Friday, March 12, 2010

Meat Puppets - s/t

You know what song F U C K I N G S U C K S ? "December" by Collective Soul.
However, it must be stated that such a song acts as a rather peculiar variable when unleashed upon the subject (ie my ears). As if introduction of the song induces a powerful, very particular emergence of internal chemicals, I find my larynx, tongue, lungs, and esophagus contort and spasm, and on the gust of my exhalation, an archaic and guttural maelstrom of primitively aligned consonants and vowels clump together and pulse through my gums and out my gaping mouth: "p... p... pantywaists...".
You remember Collective Soul, don'tcha? That agonizingly lame "post-grunge" band from the mid 90's? The one who's slogan was "grungey as a box of wet matches and a flaccid scrotum"?

In conclusion, Meat Puppets' first album.
I know I've toted this as my favorite Meat Puppets album in the past, but really now, how can I make such a claim when their catalog totes such visionary works such as II, Up On The Sun, and the great, yet non-visionary (even trashed) Monsters and Huevos?. Because I'm more unique than the most unique of us. dgvjhvbkdb.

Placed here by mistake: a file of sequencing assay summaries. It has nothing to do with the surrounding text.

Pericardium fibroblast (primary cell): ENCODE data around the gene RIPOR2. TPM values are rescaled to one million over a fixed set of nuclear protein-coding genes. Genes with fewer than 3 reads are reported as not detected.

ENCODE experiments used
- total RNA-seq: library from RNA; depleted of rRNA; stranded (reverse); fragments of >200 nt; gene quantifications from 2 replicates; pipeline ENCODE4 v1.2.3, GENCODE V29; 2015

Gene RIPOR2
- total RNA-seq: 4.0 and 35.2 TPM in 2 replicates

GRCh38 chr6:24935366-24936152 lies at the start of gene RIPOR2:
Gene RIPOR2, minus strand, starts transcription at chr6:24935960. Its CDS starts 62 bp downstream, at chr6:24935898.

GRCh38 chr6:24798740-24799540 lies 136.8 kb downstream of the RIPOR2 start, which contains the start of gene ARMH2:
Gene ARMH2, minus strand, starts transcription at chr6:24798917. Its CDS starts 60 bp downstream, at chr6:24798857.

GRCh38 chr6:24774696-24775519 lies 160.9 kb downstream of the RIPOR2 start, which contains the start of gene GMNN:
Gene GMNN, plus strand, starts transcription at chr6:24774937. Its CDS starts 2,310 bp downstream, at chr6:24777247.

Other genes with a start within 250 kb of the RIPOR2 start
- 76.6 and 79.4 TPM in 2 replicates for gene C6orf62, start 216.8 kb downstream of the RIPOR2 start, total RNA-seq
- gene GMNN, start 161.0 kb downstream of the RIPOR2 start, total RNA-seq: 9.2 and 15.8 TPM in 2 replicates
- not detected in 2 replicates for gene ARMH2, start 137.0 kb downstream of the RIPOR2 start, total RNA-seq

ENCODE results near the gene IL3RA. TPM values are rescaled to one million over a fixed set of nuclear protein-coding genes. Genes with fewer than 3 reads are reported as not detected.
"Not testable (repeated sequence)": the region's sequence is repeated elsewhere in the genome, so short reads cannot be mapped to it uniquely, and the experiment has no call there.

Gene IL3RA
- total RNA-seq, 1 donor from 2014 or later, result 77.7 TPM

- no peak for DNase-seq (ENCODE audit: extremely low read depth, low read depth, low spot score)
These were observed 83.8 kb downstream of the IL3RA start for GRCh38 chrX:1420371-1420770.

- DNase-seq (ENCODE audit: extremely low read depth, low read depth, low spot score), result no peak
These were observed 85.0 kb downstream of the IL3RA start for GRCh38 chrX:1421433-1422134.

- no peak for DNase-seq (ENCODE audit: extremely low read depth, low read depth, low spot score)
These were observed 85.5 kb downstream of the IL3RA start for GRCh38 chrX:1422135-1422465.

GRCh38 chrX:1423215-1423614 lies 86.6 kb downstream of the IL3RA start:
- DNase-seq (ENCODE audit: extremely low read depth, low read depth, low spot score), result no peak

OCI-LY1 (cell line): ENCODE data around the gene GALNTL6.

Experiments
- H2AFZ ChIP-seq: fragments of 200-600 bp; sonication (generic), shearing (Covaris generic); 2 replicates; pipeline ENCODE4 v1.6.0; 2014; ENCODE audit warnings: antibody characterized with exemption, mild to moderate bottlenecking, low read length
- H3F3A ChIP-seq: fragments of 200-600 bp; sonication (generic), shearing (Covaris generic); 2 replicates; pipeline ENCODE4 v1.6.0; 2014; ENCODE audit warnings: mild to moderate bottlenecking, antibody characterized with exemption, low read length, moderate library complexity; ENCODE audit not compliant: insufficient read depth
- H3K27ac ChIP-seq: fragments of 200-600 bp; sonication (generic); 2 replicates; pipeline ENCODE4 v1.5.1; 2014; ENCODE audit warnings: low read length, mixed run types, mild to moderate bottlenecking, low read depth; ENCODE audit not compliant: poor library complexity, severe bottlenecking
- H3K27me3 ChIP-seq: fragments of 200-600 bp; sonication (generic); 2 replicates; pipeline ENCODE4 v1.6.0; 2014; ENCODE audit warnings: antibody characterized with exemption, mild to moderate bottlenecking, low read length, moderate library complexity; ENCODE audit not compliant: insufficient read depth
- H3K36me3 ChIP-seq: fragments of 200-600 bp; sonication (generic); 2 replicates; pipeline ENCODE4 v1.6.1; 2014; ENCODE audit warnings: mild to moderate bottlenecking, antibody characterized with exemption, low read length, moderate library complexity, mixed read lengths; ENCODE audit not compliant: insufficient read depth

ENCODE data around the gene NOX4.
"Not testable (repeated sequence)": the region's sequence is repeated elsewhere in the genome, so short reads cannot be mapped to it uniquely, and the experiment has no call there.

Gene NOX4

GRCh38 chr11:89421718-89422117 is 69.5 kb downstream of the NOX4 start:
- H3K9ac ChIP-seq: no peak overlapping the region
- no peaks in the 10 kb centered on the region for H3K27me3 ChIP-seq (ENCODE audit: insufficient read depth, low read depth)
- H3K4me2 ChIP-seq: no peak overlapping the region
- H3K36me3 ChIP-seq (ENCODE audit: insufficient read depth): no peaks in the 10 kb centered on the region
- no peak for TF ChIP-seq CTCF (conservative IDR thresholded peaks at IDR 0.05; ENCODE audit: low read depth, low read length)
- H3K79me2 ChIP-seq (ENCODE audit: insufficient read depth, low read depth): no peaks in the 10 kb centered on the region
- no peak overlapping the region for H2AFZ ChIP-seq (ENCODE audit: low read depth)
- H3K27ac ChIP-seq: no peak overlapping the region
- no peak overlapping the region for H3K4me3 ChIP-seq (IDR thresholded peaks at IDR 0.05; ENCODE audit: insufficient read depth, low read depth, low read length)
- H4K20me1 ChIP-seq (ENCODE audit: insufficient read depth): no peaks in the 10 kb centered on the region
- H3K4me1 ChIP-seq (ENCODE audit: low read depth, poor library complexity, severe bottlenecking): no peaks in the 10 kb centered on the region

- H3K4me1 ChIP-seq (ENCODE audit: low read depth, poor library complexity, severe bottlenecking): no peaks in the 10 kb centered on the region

I'm probably too scatterbrained to be writing this right now, but fuck you, I play by my own rules so I must offer up my sincerest apologies, my good sir or ma'am.

(ugh, even that strikethrough text gag was a lazy abortion)

Y'see, Meat Puppets The First is quite pretty much irrelevant to the rest of the band's works (if you exclude the preceding In A Car EP), and instead presents the band as a wildly idiosyncratic hardcore punk band with more sloppy twang than a pubfull of inebriated cowboys. Even this early in the game, Kirkwood was busting with clever riffage and compositional know-how, which fortunately was executed here as haphazardly as humanly tolerable in the midst of a 3-day LSD recording haze - rehearsal style; not to mention the Darby Crash with head trauma, making-fun-of-'tards, vocal style. In a way, it's similar to Flipper's Generic, but the with tight skinsmanship taking precedent over the anchor-like qualities the comparison's bass had beneath the drugged-up guitar slop. I'm honestly having a lot of trouble thinking up any albums that come close to the sound achieved here, so let's just settle on it's uniqueness as a piece that could potentially sit between your earlier Half Japanese, Thrown Ups, and Happy Flowers records (but not necessarily sound like any of those bands).
All in all, this is one of those rare albums that has to be heard without the band's more "accomplished" works in tow; the 21 sparse minutes of unhinged riff-slop and lunatic wailing teetering ever so gracefully atop the snappy drumming is goddamn ridiculous and makes for a massively enjoyable repeat listen. If you lose focus, just give it another shot - it'll sink in soon.

In conclusion, elephants are the heaviest land mammal.

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